Crimea could not have become Donbas simply because without Crimea there would have been no Donbas. This is where all the people came from to the eastern regions, which Kurginian is now arguing with at press conference, accusing them of betraying the peninsula. It was Crimea that gave them hope that a similar scenario would play out in the East of Ukraine. If there had been no Crimea, there would have been no “DPR” or “LPR.”
Sixth. Volunteers from Russia came to protect the region from Kyiv aggression
The people that claim such things seem to not notice that Donbas has turned into a “hot spot” only after Russian weapons and volunteer “reconstructors” emerged there. And had Moscow, Yanukovych and the regional Tsars not decided to light the fuse, Donetsk and Luhansk would have lived their normal lives, getting used to new elites. Because, for the past 23 years the main demand of the regions has been stability (which was incidentally put on the political shields of all local politicians). In the end, we have the example of Dnipropetrovsk, which not long ago gave the sociologists 12% of separatist moods, and today has almost turned into the base of Ukrainian state construction, because the regional governments brought stability here – so valuable in contrast to the neighboring oblasts.
Seventh. If not for Russian intervention, Crimea and Donbas would have been taken over by nationalists
Well, repetition is the best teacher: at the presidential elections the main ideologists of ethnic Ukrainian nationalists, Yarosh and Tiahnybok, got approximately the statistical margin of error and even gave way to businessman Vadym Rabinovych. And Poroshenko does not fall under the category of ethnic nationalism in any way. He can only be prescribed political and civic nationalism, but this, I’m sorry, is a component of absolutely every country in the world. Including Russia.
Eighth. Kyiv does not want to hold dialogue with Donbas
I would consider this argument valid if they explained to me whom this dialogue should be held with. So far the situation in the region is reminiscent of the first Chechen war – several field commanders, each of which has no influence on the neighbors. Besides, the influential people in the “DPR,” Igor Strelkov and Alexandr Borodai, don’t have Ukrainian passports at all. How can we conduct talks about the future of the region Kyiv considers to be part of Ukraine, with armed foreigners?
Ninth. You are angry with Yanukovych and he never dispersed Maidan with tanks, by the way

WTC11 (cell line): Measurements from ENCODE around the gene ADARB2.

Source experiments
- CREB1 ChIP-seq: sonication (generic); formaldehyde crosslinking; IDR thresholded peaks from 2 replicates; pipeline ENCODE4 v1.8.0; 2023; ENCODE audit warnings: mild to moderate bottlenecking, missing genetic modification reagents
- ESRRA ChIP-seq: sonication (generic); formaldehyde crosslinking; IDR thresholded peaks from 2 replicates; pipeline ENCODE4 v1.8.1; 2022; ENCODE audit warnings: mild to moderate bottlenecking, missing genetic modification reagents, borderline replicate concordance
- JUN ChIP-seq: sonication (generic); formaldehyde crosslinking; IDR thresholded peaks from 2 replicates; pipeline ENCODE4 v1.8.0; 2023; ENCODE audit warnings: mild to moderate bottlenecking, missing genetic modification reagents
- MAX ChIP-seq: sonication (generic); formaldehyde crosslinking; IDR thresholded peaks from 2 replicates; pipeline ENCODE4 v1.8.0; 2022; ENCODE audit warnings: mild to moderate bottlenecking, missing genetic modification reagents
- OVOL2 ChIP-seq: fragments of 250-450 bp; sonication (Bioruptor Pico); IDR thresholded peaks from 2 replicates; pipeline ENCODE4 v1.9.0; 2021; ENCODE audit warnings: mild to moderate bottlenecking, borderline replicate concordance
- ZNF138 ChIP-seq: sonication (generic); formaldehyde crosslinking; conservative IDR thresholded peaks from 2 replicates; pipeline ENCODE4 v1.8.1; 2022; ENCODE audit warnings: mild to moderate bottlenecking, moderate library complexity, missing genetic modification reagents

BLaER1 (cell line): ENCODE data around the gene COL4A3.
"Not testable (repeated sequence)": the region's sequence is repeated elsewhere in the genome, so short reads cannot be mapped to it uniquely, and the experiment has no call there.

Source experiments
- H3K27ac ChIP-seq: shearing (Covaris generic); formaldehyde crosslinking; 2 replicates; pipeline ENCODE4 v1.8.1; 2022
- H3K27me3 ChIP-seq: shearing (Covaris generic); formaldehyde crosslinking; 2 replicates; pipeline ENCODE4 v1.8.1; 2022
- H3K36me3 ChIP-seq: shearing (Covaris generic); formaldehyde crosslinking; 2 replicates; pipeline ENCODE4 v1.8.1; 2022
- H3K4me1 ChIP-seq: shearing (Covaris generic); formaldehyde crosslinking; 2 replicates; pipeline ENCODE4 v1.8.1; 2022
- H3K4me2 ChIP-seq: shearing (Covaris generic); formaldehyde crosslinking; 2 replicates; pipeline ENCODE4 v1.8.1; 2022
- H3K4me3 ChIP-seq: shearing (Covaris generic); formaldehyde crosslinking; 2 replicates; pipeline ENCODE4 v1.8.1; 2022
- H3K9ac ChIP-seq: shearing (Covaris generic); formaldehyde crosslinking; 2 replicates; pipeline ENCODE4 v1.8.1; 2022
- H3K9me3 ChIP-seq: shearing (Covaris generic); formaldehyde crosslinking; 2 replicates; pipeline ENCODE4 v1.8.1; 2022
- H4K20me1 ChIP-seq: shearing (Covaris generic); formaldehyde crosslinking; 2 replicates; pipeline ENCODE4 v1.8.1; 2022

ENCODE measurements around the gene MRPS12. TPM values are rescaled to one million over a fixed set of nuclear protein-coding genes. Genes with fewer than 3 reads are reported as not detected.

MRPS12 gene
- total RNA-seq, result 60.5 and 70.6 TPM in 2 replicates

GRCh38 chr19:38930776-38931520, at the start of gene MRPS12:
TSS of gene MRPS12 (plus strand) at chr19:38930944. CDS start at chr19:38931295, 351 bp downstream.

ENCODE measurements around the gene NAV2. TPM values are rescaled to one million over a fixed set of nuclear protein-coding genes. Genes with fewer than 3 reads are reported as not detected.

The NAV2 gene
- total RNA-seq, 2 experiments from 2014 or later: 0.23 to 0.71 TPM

I cannot seem to be able to recall the Maidan activists having grenade launchers, man-portable air-defense complexes, tanks and armored cars at their disposal. If someone had seen them, please do refresh my memory. The entire statistics of those who died in Kyiv proves that the most victims were among the protesters and not law enforcement (105 civilians and 20 servicemen).
Tenth. And so, what did you achieve with that Maidan of yours? You aimed at Yanukovych but shot the state
Well, this might be the difference between the two country. In the Russian tradition the state in itself is a goal and a value, and for Ukrainians it is a means of developing human capital. If the state machine only serves to punish and eat away, then it should not exist. If the state is only necessary for a collective “Yanukovych,” this means the state has to be reassembled. This is what Ukraine is doing now. And thanks to the position of the Kremlin this entire process now has the outlines of a national liberation movement.
They say that had they not touched Yanukovych, everything would have remained the same. No, it would have not. Maidan would have happened during the re-elections of 2015. And Crimea would have happened the same way. Just like Donbas, by the way – it is unlikely that the people who put so much effort to turn the country into a joint-stock company would have backed down from power at the elections. Maidan couldn’t have not happened – Ukraine would have been eaten to the bone: the resource of maintaining the former paradigm had run dry. The collective “Yanukovych” only sped up the process, but it couldn’t have prevented it. Because history, as strange as it is to some people, develops not in the categories of wishes but in the categories of what is logical. And the sooner you see it by Ukraine’s example, the sooner you will start to notice what exactly is happening with Russia today.Source: Snob
Translated by Mariya Shcherbinina